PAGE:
The government has rejected several amendments to the controversial strikes bill, as unions staged an ’emergency protest’ outside parliament.
On Monday evening (22 May) MPs voted down several amendments to the Strikes (Minimum Service Levels) Bill that were put forward by the House of Lords, each motion to disagree winning by 50-60 votes.
These included changing the application of the bill from Great Britain to England only; ensuring a worker would not be dismissed for not complying with a work notice; introducing the requirement for a consultation to be carried out and reviewed before the government could set minimum service levels; and ensuring there were no legal consequences for unions that induce workers who have been identified on a work notice to go on strike.
Only one amendment was taken on board by the government: when deciding whether to identify a person in a work notice, an employer cannot consider whether the person “has or has not” taken part in trade union activities, made use of their services or had a trade union raise issues on their behalf.
Business minister Kevin Hollinrake said: “This bill was introduced with the intention of balancing the ability to strike with the rights and freedoms of the public, by applying minimum service levels on strike days to protect the lives and livelihoods of the public.
“We should not ignore the fact that the economic costs of these strikes have been estimated at around £3 billion, and much of that impact falls on business sectors that are already facing difficulties, such as the hospitality sector.
“The bill brings the UK into line with many other countries: Spain and France have statutory minimum service levels in ambulance services and they also, along with Belgium, have statutory minimum service levels in fire services. In some countries, such as the United States of America, Australia and Canada, some services are prohibited from taking any strike action altogether. However, the government are not suggesting we go that far.”
Hollinrake said limiting the application of the Strikes (Minimum Service Levels) Bill to England would have meant that industrial action would have a “disproportionate” impact on Wales and Scotland.
He said that introducing a requirement for the government to consult on minimum service levels would further delay the implementation of the policy, and that removing consequences for workers and unions that did not comply with work notices would leave employers “powerless to manage instances of non-compliance”.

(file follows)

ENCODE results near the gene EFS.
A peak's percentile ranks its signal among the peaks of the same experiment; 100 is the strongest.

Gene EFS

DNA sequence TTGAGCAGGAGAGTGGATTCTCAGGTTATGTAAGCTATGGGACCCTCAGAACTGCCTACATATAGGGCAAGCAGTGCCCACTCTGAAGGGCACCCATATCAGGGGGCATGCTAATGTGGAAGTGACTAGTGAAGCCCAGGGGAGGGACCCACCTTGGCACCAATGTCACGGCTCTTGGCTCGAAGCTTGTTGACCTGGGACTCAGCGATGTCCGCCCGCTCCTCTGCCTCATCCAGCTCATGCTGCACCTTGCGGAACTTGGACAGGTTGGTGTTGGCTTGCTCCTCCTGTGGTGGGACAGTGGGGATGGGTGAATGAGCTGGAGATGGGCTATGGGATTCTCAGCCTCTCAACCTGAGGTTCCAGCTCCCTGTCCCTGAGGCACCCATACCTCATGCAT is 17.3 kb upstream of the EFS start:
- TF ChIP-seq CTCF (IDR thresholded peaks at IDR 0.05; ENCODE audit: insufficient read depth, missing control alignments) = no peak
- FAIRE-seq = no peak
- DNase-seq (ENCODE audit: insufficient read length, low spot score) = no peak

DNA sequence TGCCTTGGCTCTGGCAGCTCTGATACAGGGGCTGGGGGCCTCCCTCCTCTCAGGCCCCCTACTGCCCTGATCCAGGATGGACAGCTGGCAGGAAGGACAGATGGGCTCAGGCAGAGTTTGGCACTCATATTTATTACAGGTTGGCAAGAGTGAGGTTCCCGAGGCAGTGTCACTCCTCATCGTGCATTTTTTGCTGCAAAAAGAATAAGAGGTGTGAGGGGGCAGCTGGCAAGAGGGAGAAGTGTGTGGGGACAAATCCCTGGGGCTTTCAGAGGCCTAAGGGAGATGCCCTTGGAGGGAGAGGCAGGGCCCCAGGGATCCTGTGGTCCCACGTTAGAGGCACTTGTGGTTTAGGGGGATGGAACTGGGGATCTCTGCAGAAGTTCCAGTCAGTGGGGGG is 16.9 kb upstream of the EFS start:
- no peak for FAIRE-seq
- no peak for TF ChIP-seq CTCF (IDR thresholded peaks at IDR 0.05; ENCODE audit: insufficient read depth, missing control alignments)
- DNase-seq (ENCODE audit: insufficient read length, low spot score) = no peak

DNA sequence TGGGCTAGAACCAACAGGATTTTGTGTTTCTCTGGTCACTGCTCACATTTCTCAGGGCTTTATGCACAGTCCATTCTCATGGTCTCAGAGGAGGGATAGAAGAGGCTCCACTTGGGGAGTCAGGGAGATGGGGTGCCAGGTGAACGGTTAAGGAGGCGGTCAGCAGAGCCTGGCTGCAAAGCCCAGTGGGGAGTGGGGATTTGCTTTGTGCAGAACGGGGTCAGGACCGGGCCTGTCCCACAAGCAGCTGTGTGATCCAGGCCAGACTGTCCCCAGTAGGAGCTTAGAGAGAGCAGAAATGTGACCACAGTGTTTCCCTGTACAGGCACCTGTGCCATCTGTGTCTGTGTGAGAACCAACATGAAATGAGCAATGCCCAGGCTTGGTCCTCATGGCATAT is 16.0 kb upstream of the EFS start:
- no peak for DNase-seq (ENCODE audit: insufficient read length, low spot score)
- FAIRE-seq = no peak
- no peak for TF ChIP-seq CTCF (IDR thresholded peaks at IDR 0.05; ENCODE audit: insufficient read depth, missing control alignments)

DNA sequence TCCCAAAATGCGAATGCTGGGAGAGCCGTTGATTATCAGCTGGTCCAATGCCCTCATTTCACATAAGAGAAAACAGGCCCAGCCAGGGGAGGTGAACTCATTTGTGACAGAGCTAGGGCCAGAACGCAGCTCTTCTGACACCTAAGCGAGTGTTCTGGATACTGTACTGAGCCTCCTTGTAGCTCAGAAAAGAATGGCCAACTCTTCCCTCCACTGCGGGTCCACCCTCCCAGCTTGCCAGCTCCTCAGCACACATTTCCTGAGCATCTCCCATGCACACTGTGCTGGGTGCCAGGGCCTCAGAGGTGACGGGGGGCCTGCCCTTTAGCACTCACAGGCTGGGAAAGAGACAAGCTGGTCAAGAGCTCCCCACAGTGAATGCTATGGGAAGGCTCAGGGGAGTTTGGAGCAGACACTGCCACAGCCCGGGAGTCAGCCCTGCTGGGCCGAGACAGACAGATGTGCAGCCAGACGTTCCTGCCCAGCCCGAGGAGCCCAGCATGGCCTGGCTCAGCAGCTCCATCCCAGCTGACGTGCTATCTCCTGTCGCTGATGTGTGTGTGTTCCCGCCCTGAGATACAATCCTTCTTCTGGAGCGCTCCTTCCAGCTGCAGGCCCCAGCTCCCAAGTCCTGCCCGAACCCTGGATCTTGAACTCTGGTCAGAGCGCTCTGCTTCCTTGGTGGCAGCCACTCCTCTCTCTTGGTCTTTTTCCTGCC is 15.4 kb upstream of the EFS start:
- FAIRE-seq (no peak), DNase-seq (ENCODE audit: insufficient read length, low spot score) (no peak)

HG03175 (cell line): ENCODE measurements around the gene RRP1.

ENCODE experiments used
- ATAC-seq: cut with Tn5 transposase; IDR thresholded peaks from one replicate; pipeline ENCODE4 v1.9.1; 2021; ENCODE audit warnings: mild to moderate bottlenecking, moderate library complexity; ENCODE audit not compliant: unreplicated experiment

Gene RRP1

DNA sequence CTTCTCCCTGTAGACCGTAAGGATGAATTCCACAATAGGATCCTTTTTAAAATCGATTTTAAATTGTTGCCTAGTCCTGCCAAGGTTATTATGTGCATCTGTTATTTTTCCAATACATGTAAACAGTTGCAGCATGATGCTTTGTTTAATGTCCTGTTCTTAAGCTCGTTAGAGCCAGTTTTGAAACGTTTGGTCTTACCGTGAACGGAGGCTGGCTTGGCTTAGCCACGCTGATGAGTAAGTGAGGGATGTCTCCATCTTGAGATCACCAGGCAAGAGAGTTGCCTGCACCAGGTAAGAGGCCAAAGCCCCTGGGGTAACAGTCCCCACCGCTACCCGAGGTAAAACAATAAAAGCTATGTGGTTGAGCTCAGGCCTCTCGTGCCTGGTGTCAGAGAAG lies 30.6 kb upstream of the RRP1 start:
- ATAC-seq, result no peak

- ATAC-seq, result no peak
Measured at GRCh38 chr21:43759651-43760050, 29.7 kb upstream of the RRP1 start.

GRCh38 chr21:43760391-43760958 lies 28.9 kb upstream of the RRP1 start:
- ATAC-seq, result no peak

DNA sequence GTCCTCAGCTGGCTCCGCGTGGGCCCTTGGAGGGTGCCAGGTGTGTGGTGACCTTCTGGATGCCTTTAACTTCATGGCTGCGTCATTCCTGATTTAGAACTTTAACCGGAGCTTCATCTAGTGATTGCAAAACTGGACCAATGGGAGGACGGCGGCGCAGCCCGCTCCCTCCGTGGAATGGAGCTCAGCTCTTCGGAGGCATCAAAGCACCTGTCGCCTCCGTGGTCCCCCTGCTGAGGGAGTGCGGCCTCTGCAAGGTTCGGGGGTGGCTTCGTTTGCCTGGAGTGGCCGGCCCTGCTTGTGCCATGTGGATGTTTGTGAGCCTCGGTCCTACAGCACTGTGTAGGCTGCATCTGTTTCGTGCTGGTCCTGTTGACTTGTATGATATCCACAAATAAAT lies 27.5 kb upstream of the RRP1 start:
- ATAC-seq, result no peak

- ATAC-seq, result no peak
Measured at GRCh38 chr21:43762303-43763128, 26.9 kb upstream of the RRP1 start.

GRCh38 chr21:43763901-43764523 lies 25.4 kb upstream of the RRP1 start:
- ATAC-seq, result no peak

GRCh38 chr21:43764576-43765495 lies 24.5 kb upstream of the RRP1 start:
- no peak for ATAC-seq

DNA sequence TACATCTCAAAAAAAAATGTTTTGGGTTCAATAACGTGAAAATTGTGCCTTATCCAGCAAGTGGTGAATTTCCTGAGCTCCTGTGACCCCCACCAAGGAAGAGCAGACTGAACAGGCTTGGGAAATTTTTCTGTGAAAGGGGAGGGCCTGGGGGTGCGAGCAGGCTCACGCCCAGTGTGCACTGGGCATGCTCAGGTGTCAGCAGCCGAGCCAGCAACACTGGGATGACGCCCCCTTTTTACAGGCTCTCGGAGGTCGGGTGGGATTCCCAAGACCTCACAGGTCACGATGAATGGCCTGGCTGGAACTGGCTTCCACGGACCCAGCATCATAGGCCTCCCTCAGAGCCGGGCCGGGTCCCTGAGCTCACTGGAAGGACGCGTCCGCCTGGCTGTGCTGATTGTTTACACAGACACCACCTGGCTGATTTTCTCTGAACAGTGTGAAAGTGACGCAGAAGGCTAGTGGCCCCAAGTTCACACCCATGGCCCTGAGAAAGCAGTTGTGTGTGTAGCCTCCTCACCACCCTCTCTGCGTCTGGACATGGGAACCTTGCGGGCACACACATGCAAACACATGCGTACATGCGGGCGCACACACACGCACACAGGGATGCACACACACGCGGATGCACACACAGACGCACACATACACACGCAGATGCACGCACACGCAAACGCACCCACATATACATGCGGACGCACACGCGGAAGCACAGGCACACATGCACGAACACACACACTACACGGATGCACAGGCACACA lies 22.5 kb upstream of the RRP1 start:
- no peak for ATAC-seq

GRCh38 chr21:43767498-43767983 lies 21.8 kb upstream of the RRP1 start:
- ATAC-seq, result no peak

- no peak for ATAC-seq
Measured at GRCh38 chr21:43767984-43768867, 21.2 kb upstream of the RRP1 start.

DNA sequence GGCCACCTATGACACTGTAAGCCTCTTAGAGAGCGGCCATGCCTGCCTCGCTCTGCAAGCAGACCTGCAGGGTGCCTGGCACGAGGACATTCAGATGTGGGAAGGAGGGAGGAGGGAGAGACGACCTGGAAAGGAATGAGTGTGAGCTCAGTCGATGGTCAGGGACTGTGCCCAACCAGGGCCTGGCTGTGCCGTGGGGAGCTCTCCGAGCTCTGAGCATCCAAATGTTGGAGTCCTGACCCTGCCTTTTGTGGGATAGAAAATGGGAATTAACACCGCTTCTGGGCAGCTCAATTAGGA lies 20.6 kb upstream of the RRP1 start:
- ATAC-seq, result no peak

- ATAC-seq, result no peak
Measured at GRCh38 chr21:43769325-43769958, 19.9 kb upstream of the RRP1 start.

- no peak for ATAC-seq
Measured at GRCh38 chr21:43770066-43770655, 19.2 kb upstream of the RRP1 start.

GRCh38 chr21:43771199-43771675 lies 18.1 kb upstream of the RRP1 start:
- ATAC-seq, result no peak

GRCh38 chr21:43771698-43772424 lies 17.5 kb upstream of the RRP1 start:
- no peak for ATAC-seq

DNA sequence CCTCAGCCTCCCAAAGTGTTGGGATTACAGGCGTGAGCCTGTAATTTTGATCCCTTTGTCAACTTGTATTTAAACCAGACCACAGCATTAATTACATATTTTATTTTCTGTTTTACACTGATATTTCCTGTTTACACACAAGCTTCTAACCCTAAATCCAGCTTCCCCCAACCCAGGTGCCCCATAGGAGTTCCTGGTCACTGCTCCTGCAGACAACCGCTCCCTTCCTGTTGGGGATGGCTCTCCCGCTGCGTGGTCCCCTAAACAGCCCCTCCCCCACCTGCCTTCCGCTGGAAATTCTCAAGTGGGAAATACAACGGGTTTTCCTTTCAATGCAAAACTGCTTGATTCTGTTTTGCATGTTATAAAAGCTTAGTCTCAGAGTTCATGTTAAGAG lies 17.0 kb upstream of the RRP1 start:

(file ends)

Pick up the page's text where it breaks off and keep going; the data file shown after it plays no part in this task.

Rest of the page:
Ian Lavery, Labour MP for Wansbeck, said the legislation was “a battering ram against ordinary working people”.
He said: “I have mentioned the resistance that will be shown in this country if we start sacking the nurses, the teachers and the posties. Blaming the posties for breaking the universal service obligation; blaming the teachers for education in their classes; blaming the nurses for the backlog – you name it, that is what the bosses will do. That will start under this legislation, as they will have the power to sack people.
“There will be resistance like we have never seen before. The difference is that the public are on the side of the workers on this one, so be ready” – Ian Lavery, Labour
“There will be resistance like we have never seen before. The difference is that the public are on the side of the workers on this one, so be ready.
“How can the government expect a trade union to take responsibility for individuals who might not want to accept a basic human right? It is bizarre. It is absolutely crazy.”
Unite national officer Onay Kasab told Sky News that the legislation is “unworkable, undemocratic and unnecessary”, particularly in the NHS where the government should be “talking about safe staffing levels every day of the year”, not only during strike action.
Onay Kasab(Unite the Union) – “The govt’s anti-strike bill is unworkable, undemocratic & unnecessary… we have an ocean of crocodile tears from Tory ministers saying this is about patients safety… when they should be talking about safe staffing levels every day of the year.” pic.twitter.com/lXk5BkpNkg
— Haggis_UK 🇬🇧 🇪🇺 (@Haggis_UK) May 23, 2023
Unions including the National Union of Rail, Maritime and Transport Workers (RMT), the Fire Brigades Union (FBU), and Unison joined the TUC protest outside parliament.
The FBU’s general secretary Matt Wrack said: “It’s outrageous that the government has ridden roughshod over the opposition by these key workers, who took to the streets outside parliament to protect their right to strike in defence of jobs and wages.
“However, this vote in parliament is not the end of the fight against this authoritarian and undemocratic assault on employment rights. Far from it. A mass campaign of opposition and defiance can make this law unworkable and ultimately defeat it.”
General secretary of the @RMTunion Mick Lynch called for a “mass campaign of workplace disobedience” if the Strikes (Minimum Service Levels) Bill is enacted. pic.twitter.com/1QFzgFwwW9
— London Live (@LondonLive) May 23, 2023
RMT general secretary Mick Lynch called on workers to “unleash a mass campaign of workplace disobedience and defiance” if the strikes bill is enacted.
Julia Kermode, founder of independent workers’ body IWORK, commented: “The anti-strikes bill has all the makings of a disaster. International politicians have already condemned it, yet the government isn’t listening.
“Going on strike isn’t a decision anyone takes lightly, especially as they usually lose pay for doing so. But these people feel they have nowhere left to turn.”
The Labour Party has said it will repeal the bill if it wins the next general election.
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